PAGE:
|Posted on 4 May, 2018 at 13:10|
The questioner was slightly miffed, as they wanted a quick answer, for me to tell them what to do. "But you coach people on their businesses, don't you?"
Yes, I coach, but I don't tell. I don't hand out ready made checklists of things to do. For one reason, that isn't my training and for another, the solutions my clients find for themselves are far more inventive and interesting than ones I could come up with.
Let me clarify the process with a real example:
A client was discussing a forthcoming meeting with a retailer. She didn't know what to prepare, what they were expecting from her, what sort of deal they might offer...
She was completely on the back foot and approaching the meeting as a "junior partner", almost as a supplicant.
Now in that situation, I could have given her a checklist (portfolio, CV, business cards, testminonials) which would in its' own way been helpful as she would have arrived at the meeting with a stackful of information.
And it wouldn't have changed her mindset. She would still have gone into the meeting hoping to be thrown some breadcrumbs.
As a coach, I asked her a question:
"What do you want to get out of this meeting?"
For a moment, she stopped dead. It had never occurred to her that she could set her own agenda, that she could have some control over what happened. She thought it through and identified three things she wanted to achieve as a result of the meeting. (These revolved around building a connection, discovering joint aims and collaboration.)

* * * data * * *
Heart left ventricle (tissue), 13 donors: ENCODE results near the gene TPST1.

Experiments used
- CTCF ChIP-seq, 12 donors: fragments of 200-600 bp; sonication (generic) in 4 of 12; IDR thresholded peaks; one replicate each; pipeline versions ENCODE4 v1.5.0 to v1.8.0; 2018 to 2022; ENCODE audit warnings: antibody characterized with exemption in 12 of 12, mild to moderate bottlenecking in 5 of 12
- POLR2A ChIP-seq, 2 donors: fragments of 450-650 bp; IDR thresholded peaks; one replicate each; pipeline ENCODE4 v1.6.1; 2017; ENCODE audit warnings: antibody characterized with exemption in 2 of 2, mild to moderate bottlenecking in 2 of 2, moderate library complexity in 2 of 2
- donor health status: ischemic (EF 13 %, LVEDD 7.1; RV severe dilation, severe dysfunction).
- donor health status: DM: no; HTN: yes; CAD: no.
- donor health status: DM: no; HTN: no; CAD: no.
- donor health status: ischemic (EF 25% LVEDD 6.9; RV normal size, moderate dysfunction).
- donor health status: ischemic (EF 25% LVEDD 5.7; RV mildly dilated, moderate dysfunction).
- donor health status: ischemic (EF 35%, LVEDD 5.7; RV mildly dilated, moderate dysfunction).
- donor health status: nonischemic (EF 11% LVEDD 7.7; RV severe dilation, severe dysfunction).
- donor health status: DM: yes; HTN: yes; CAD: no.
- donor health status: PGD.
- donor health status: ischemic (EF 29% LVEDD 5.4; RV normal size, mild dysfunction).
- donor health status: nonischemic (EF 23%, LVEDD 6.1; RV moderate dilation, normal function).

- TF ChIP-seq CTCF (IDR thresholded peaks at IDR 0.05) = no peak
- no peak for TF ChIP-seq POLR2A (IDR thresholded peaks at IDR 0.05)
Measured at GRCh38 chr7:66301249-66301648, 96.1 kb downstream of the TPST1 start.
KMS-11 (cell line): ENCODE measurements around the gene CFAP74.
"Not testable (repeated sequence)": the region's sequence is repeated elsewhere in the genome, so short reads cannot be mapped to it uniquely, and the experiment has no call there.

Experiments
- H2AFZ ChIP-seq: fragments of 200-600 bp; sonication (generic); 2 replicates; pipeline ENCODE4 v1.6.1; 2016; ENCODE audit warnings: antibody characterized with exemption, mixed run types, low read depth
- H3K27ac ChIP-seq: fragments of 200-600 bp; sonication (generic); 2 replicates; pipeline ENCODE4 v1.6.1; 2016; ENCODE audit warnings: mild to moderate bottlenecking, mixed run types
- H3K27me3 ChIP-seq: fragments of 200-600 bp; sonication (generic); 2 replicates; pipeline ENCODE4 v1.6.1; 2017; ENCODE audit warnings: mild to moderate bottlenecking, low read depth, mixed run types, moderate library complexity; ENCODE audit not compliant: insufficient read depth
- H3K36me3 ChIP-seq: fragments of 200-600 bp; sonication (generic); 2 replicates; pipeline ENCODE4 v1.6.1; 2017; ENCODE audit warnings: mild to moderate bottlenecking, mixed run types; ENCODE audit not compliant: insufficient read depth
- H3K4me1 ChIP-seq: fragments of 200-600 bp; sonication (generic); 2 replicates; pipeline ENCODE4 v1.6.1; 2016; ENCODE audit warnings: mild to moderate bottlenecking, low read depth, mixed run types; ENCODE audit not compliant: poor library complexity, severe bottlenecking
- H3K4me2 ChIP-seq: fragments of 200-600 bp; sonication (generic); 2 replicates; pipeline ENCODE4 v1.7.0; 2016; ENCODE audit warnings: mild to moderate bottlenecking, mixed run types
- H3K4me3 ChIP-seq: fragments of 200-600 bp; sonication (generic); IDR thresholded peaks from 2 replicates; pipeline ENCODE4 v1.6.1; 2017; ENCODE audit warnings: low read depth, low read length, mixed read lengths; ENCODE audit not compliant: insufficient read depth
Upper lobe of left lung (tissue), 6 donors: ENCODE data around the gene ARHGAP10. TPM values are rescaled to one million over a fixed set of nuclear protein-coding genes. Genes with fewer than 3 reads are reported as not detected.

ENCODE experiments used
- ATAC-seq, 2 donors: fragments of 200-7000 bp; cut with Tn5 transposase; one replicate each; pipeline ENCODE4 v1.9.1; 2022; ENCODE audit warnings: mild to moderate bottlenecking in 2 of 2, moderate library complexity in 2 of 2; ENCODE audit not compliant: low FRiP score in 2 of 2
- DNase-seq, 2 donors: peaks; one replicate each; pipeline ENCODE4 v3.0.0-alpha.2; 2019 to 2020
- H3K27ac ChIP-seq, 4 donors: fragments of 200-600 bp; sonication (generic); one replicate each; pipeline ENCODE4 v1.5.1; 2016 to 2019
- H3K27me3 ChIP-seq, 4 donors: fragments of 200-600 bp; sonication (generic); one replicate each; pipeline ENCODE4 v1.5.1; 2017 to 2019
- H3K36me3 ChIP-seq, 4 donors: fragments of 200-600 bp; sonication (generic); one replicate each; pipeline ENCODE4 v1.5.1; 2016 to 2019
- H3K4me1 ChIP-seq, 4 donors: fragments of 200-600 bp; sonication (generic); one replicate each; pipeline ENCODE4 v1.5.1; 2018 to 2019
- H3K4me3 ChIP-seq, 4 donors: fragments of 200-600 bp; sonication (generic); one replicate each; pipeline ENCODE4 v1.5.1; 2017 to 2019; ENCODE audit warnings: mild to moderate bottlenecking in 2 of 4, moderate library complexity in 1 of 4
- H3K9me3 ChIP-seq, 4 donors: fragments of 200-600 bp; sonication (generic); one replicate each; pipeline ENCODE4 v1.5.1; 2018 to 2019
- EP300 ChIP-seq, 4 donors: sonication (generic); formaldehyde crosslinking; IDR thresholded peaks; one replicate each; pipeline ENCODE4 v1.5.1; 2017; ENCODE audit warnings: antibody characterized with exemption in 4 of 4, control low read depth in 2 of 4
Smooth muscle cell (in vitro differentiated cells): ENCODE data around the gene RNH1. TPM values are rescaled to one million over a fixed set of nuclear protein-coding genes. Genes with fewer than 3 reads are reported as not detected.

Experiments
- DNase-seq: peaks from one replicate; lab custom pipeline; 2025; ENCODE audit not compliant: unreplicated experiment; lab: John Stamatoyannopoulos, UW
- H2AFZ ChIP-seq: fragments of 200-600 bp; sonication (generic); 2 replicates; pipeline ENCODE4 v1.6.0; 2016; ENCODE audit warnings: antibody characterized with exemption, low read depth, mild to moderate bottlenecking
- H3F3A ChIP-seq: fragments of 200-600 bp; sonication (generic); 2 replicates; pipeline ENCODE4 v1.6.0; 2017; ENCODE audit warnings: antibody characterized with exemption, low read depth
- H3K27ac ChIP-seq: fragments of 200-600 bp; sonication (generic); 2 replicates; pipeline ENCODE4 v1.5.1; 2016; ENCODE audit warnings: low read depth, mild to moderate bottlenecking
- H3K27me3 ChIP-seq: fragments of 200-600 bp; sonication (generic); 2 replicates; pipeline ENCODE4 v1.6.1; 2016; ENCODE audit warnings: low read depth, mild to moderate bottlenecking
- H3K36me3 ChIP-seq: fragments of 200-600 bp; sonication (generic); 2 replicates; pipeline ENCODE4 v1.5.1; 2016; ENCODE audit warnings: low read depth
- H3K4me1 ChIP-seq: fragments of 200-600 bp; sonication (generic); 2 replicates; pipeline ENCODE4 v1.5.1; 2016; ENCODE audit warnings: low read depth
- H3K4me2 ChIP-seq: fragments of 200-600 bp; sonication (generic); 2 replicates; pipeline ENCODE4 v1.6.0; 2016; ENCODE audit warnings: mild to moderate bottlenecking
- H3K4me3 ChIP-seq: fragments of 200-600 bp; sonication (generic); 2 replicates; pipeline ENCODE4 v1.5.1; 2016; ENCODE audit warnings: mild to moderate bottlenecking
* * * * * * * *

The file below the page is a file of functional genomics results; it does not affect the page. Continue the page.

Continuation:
I followed up with:
"And what will you bring to the meeting?"
Because we had moved to a different mindset, she thought not of business cards, but her networks, reputation, social media profile, expertise...
She realised that she could go into the meeting as an equal with as much to offer as the retailers. (In her case it was a retailer, but it could have been a gallery, a publisher, a director, an interview panel.)
And this is what coaching is about. If I had given her information, I would have been taking control of her meeting. But by developing her own answers to the questions I put, she recognised her worth, took control and went into the meeting motivated and confident.